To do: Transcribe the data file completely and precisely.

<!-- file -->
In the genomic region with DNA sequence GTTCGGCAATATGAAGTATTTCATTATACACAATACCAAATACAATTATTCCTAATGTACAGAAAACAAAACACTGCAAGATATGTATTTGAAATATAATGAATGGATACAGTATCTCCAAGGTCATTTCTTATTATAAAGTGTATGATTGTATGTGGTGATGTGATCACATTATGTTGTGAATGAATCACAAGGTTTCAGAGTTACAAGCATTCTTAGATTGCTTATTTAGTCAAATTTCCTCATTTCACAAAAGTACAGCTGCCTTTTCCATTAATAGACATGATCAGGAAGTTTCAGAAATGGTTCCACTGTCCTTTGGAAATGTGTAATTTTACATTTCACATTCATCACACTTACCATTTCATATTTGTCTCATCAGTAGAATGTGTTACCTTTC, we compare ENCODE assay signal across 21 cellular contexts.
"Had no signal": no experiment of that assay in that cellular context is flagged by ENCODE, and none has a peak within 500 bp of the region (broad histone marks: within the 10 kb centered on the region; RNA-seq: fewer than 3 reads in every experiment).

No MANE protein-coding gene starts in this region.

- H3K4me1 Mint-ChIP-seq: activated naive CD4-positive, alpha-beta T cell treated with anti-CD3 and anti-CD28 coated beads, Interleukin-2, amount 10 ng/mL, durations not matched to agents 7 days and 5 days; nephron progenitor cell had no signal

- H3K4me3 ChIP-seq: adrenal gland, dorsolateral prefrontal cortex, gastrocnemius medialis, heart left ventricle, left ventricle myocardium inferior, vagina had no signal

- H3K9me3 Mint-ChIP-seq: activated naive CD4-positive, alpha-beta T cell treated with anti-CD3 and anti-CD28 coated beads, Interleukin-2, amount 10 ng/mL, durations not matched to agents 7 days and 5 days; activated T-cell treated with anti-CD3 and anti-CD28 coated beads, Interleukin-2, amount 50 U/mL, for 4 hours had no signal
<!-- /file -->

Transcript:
In the genomic region with DNA sequence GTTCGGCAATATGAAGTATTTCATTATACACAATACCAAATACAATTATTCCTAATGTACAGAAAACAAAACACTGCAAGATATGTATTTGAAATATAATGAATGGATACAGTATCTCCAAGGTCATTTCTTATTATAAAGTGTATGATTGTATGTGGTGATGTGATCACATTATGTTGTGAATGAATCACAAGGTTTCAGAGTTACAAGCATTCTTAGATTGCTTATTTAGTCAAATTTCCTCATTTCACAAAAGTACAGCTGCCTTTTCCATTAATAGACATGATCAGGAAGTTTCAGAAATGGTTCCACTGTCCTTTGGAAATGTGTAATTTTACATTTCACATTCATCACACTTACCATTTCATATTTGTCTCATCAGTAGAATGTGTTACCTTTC, we compare ENCODE assay signal across 21 cellular contexts.
"Had no signal": no experiment of that assay in that cellular context is flagged by ENCODE, and none has a peak within 500 bp of the region (broad histone marks: within the 10 kb centered on the region; RNA-seq: fewer than 3 reads in every experiment).

No MANE protein-coding gene starts in this region.

- H3K4me1 Mint-ChIP-seq: activated naive CD4-positive, alpha-beta T cell treated with anti-CD3 and anti-CD28 coated beads, Interleukin-2, amount 10 ng/mL, durations not matched to agents 7 days and 5 days; nephron progenitor cell had no signal

- H3K4me3 ChIP-seq: adrenal gland, dorsolateral prefrontal cortex, gastrocnemius medialis, heart left ventricle, left ventricle myocardium inferior, vagina had no signal

- H3K9me3 Mint-ChIP-seq: activated naive CD4-positive, alpha-beta T cell treated with anti-CD3 and anti-CD28 coated beads, Interleukin-2, amount 10 ng/mL, durations not matched to agents 7 days and 5 days; activated T-cell treated with anti-CD3 and anti-CD28 coated beads, Interleukin-2, amount 50 U/mL, for 4 hours had no signal